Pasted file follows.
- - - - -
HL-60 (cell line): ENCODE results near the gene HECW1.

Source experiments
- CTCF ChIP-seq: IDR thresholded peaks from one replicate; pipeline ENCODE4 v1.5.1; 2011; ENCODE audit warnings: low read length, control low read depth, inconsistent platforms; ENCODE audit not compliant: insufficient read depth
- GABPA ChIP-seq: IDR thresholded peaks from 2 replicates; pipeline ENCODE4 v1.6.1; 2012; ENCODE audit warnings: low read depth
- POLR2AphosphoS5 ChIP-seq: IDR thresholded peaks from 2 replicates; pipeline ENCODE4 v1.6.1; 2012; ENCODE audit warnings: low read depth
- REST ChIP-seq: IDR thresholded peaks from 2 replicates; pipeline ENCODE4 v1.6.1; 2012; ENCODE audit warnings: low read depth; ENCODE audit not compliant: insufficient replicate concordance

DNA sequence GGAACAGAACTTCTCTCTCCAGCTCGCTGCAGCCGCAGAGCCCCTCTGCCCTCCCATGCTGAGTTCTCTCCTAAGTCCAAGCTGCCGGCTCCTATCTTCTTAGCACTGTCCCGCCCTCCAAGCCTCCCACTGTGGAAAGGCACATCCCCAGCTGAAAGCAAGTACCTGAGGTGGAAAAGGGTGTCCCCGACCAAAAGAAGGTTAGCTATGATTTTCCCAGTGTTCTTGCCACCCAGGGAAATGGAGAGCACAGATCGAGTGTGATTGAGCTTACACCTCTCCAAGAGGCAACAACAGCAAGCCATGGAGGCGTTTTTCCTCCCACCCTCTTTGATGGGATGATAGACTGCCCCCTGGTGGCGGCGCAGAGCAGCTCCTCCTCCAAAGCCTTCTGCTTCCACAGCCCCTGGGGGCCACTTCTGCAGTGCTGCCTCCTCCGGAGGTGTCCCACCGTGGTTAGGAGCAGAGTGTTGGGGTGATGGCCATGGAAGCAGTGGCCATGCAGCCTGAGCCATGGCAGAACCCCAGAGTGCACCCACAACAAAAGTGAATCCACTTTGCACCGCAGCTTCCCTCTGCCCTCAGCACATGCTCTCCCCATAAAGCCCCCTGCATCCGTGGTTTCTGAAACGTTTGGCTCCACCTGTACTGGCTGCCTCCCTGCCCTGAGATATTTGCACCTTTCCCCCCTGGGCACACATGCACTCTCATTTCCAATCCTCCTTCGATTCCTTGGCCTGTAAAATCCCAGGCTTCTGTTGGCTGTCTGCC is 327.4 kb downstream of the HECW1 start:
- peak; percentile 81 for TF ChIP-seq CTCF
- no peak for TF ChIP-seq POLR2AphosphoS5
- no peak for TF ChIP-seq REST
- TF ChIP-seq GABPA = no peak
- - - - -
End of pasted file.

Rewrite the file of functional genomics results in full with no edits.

HL-60 (cell line): ENCODE results near the gene HECW1.

Source experiments
- CTCF ChIP-seq: IDR thresholded peaks from one replicate; pipeline ENCODE4 v1.5.1; 2011; ENCODE audit warnings: low read length, control low read depth, inconsistent platforms; ENCODE audit not compliant: insufficient read depth
- GABPA ChIP-seq: IDR thresholded peaks from 2 replicates; pipeline ENCODE4 v1.6.1; 2012; ENCODE audit warnings: low read depth
- POLR2AphosphoS5 ChIP-seq: IDR thresholded peaks from 2 replicates; pipeline ENCODE4 v1.6.1; 2012; ENCODE audit warnings: low read depth
- REST ChIP-seq: IDR thresholded peaks from 2 replicates; pipeline ENCODE4 v1.6.1; 2012; ENCODE audit warnings: low read depth; ENCODE audit not compliant: insufficient replicate concordance

DNA sequence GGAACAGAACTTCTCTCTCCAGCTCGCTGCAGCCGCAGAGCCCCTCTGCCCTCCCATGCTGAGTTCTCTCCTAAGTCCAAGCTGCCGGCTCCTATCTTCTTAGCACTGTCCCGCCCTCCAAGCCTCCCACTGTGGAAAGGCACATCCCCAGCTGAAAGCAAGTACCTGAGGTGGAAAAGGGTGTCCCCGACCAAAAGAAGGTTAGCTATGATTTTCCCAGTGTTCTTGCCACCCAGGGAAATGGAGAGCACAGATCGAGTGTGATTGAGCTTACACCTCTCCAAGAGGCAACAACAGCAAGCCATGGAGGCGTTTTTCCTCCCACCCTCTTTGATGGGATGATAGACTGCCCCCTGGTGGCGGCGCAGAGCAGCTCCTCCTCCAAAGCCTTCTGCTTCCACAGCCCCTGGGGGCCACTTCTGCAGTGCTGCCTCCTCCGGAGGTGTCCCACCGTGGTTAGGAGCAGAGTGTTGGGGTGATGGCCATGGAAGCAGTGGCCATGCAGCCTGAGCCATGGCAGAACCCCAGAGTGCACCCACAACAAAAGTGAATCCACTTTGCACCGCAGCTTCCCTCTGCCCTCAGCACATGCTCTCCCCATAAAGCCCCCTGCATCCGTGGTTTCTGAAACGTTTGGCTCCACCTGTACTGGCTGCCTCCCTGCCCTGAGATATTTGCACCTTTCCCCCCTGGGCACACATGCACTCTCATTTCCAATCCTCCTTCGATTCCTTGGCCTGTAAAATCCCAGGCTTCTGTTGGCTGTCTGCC is 327.4 kb downstream of the HECW1 start:
- peak; percentile 81 for TF ChIP-seq CTCF
- no peak for TF ChIP-seq POLR2AphosphoS5
- no peak for TF ChIP-seq REST
- TF ChIP-seq GABPA = no peak